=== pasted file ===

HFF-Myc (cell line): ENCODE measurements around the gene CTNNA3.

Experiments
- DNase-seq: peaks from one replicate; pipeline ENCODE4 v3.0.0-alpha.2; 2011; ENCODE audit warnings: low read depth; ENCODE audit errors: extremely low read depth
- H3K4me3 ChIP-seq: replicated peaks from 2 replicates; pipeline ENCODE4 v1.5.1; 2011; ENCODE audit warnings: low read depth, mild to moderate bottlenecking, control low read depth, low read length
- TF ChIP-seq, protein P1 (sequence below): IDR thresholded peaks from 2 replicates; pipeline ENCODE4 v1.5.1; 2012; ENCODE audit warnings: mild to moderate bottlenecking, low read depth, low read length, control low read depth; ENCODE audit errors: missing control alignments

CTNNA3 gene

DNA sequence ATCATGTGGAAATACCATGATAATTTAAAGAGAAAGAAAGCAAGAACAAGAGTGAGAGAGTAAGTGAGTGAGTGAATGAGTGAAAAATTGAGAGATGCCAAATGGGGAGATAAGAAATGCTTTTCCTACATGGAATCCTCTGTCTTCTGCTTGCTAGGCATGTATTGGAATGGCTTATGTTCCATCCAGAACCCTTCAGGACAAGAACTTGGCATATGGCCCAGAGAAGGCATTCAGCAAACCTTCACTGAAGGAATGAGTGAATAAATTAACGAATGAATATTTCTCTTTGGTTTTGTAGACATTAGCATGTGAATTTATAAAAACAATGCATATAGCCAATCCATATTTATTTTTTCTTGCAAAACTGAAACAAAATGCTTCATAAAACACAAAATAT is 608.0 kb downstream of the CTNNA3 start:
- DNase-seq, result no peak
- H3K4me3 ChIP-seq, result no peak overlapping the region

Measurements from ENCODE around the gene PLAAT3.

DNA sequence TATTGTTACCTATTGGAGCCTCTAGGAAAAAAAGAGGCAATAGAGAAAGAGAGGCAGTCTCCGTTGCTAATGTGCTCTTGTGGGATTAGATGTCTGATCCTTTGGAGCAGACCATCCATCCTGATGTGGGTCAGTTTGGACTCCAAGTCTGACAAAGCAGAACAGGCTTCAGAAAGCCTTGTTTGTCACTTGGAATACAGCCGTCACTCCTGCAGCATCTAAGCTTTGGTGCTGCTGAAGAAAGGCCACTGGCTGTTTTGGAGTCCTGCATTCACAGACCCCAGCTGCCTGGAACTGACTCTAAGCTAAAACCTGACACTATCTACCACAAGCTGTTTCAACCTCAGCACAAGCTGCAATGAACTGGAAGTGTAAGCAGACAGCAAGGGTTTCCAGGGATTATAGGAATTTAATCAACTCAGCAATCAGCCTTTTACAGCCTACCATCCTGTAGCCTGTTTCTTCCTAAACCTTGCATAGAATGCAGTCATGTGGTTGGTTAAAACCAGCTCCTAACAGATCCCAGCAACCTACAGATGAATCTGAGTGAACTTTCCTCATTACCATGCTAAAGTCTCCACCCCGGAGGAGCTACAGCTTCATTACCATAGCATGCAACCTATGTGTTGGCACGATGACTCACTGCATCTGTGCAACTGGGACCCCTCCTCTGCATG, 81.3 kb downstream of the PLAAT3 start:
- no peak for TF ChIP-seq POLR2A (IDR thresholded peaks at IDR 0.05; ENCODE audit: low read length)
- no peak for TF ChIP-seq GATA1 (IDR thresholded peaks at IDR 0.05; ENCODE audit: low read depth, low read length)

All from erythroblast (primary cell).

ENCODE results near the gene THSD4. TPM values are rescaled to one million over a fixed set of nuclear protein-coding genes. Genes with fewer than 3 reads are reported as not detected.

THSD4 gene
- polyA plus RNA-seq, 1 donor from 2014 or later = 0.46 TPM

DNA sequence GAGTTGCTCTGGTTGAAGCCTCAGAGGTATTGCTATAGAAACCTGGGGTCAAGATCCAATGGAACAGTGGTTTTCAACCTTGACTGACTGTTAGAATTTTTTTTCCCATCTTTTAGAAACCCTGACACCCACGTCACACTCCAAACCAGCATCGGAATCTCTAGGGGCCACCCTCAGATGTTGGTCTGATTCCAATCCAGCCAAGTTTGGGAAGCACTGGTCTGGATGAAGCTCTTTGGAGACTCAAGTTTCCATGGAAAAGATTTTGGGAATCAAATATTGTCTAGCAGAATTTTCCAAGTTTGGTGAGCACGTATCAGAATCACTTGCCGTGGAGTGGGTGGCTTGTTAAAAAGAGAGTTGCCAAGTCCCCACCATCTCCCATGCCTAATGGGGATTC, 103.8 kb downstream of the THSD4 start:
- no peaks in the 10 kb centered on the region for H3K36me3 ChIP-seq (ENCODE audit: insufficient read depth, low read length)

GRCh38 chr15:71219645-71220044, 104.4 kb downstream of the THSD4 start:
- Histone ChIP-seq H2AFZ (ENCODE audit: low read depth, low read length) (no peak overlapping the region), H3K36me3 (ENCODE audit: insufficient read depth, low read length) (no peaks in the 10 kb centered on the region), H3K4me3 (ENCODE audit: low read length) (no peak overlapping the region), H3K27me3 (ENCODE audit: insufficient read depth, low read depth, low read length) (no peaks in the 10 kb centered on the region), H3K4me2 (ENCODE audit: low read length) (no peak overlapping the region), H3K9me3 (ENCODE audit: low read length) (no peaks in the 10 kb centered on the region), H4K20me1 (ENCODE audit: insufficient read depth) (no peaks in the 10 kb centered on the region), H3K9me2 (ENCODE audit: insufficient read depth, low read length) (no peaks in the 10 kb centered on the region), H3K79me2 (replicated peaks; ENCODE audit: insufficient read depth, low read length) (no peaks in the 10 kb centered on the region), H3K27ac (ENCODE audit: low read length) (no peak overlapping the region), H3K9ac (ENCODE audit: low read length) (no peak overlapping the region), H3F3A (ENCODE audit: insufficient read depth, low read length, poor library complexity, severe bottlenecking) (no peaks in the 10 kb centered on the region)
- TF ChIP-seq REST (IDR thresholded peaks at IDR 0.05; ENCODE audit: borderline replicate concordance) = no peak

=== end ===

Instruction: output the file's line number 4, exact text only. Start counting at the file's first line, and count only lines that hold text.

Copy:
- H3K4me3 ChIP-seq: replicated peaks from 2 replicates; pipeline ENCODE4 v1.5.1; 2011; ENCODE audit warnings: low read depth, mild to moderate bottlenecking, control low read depth, low read length